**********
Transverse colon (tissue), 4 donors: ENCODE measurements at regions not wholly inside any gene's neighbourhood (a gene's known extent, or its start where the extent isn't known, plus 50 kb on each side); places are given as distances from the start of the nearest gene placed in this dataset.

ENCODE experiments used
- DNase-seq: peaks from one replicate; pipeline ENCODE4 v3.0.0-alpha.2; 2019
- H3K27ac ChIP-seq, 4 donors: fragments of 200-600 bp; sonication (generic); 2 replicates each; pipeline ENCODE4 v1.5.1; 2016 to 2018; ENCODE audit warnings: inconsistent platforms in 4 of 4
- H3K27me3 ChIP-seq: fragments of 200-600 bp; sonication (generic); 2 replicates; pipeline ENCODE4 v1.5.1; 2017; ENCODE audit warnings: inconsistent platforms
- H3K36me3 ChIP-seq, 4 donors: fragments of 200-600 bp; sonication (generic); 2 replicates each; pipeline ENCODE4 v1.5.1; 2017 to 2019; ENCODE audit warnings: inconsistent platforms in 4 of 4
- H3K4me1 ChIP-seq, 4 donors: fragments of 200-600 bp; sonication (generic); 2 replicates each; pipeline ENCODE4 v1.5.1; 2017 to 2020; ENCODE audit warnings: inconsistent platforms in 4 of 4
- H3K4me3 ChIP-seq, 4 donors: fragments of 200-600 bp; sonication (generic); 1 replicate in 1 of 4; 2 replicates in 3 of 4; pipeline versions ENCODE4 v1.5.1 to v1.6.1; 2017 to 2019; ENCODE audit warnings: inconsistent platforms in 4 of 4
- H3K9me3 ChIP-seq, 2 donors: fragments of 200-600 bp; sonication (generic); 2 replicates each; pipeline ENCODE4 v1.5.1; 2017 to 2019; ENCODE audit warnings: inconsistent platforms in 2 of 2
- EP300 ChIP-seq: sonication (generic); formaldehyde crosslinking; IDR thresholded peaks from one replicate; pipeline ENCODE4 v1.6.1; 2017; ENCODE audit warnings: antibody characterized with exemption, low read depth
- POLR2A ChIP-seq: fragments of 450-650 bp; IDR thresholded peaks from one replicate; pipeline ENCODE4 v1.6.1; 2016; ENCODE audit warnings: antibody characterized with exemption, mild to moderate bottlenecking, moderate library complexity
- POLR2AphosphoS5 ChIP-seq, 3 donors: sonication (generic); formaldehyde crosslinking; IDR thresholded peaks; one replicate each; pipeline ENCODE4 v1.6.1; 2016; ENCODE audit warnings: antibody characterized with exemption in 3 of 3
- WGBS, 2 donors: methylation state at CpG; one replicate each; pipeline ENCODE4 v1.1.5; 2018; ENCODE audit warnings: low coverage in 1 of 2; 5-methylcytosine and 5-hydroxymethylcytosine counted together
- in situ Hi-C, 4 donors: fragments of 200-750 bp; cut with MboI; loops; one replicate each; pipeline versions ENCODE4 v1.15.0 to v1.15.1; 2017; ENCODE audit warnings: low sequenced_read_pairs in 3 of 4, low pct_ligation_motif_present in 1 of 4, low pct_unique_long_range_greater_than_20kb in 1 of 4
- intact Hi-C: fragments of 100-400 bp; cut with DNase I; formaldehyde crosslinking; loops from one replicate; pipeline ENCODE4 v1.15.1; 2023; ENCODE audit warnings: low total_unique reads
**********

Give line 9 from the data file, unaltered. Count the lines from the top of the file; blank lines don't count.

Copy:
- H3K9me3 ChIP-seq, 2 donors: fragments of 200-600 bp; sonication (generic); 2 replicates each; pipeline ENCODE4 v1.5.1; 2017 to 2019; ENCODE audit warnings: inconsistent platforms in 2 of 2